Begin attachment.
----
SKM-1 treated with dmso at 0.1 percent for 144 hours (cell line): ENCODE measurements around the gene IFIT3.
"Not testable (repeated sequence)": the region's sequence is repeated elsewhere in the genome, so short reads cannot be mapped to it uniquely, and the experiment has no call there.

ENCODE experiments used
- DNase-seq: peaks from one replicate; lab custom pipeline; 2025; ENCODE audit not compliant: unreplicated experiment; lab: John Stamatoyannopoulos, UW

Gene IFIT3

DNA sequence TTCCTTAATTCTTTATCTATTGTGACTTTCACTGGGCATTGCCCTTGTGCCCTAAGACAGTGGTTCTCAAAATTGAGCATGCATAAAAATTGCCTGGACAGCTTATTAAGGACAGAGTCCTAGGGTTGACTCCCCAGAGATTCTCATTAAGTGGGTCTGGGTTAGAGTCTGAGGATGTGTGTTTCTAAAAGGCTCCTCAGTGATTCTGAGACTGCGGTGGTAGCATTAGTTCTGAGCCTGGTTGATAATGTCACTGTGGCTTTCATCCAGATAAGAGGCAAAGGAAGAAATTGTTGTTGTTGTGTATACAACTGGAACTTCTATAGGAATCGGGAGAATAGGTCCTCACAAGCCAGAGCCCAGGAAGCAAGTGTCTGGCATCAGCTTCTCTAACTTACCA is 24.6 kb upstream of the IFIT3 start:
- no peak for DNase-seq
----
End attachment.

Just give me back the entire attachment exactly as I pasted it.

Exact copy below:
SKM-1 treated with dmso at 0.1 percent for 144 hours (cell line): ENCODE measurements around the gene IFIT3.
"Not testable (repeated sequence)": the region's sequence is repeated elsewhere in the genome, so short reads cannot be mapped to it uniquely, and the experiment has no call there.

ENCODE experiments used
- DNase-seq: peaks from one replicate; lab custom pipeline; 2025; ENCODE audit not compliant: unreplicated experiment; lab: John Stamatoyannopoulos, UW

Gene IFIT3

DNA sequence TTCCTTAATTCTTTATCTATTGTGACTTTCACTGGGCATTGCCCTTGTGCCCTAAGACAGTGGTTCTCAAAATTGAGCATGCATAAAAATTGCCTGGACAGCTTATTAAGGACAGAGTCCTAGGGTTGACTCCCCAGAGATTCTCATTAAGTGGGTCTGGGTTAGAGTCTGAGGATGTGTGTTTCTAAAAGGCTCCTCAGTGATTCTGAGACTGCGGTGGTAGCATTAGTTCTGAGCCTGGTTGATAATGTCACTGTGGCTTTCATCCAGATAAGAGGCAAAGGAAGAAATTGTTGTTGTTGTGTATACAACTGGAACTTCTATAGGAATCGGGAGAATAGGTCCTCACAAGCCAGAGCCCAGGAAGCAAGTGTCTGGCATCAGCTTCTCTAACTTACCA is 24.6 kb upstream of the IFIT3 start:
- no peak for DNase-seq